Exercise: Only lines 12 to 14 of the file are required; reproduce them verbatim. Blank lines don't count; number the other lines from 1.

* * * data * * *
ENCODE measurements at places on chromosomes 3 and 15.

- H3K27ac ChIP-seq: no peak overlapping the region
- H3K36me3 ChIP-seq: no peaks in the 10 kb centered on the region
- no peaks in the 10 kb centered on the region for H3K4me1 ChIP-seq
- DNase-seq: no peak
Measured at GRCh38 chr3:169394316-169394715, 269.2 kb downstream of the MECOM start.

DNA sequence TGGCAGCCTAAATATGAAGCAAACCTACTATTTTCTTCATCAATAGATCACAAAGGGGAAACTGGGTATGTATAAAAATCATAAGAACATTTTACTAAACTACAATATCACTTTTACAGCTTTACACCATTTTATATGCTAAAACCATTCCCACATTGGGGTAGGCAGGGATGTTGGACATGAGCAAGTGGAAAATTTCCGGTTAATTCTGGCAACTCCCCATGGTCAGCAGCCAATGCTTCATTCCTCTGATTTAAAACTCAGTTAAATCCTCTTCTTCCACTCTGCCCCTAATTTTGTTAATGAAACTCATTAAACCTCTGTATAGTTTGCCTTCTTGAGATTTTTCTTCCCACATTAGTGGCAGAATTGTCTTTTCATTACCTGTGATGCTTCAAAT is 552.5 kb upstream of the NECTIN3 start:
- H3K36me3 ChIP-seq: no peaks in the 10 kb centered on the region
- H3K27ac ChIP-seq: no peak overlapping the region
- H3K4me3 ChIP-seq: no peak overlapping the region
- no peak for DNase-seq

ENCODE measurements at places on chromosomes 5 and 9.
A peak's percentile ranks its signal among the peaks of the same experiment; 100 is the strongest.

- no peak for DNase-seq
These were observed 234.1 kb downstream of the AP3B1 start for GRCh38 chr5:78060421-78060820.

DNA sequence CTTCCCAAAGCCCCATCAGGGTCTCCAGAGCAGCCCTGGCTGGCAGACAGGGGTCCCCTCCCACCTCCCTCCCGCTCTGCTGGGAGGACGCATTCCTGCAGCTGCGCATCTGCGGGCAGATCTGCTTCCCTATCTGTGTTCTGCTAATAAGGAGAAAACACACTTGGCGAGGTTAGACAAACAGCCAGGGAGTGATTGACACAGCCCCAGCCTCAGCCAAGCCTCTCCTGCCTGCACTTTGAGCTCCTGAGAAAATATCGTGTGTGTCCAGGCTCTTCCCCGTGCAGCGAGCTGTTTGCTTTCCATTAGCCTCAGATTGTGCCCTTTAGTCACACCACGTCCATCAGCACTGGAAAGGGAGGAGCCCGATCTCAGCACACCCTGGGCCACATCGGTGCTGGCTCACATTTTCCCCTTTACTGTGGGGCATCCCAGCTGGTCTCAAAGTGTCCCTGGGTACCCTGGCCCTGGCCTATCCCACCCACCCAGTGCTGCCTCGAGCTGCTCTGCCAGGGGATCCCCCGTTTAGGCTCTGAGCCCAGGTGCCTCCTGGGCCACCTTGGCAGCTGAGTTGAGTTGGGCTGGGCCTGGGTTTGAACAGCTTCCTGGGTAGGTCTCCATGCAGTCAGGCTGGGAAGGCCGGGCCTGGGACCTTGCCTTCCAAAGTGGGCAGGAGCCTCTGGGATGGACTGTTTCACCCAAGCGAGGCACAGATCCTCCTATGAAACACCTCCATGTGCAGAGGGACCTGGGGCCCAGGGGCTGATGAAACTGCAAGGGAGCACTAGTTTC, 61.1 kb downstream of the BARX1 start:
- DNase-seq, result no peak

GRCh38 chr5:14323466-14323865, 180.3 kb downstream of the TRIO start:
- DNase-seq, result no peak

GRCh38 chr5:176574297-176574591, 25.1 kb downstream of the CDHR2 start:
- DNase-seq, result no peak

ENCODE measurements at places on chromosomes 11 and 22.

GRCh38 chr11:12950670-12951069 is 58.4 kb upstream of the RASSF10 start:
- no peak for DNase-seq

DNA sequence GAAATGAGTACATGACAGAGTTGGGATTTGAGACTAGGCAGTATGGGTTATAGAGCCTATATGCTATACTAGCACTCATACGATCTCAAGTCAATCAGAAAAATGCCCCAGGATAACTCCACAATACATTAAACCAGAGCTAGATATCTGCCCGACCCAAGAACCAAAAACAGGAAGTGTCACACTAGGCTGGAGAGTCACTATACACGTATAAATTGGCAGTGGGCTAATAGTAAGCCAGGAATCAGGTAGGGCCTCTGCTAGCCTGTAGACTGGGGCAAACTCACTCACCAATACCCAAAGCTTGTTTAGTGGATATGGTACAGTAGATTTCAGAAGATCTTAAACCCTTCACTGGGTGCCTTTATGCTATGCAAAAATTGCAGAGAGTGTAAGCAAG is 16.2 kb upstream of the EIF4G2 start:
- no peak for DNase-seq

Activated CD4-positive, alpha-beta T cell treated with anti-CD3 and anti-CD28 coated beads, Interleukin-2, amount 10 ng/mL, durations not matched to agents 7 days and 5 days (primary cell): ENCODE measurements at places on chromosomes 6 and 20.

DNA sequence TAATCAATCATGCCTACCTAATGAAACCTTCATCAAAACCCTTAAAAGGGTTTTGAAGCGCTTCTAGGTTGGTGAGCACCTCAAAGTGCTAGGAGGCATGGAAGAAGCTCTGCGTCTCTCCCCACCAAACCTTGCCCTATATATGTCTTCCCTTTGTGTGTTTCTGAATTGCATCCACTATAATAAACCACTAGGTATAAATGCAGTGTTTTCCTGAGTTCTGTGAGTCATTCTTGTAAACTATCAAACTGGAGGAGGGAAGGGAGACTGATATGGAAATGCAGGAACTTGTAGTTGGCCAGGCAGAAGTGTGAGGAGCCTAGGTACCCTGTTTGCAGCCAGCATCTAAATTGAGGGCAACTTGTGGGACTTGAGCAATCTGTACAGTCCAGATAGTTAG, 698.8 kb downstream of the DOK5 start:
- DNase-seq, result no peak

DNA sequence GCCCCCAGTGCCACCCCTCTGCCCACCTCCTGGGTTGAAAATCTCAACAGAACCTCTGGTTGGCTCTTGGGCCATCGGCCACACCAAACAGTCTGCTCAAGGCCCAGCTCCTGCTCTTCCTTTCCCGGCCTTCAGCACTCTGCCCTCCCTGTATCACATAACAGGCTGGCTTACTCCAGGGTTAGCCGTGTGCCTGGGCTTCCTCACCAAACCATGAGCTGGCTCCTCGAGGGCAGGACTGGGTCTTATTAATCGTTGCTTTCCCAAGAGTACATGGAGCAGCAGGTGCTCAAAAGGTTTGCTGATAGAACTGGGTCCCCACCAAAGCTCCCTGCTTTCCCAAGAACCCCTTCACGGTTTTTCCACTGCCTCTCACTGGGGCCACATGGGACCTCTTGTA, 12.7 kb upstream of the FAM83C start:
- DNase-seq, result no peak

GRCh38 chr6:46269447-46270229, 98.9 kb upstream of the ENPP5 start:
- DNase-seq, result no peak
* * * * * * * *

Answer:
ENCODE measurements at places on chromosomes 5 and 9.
A peak's percentile ranks its signal among the peaks of the same experiment; 100 is the strongest.

- no peak for DNase-seq